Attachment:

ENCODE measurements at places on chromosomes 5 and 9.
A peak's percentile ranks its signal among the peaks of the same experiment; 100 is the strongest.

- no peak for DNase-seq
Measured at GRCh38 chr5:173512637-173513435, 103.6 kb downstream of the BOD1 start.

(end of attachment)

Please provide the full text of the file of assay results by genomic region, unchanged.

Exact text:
ENCODE measurements at places on chromosomes 5 and 9.
A peak's percentile ranks its signal among the peaks of the same experiment; 100 is the strongest.

- no peak for DNase-seq
Measured at GRCh38 chr5:173512637-173513435, 103.6 kb downstream of the BOD1 start.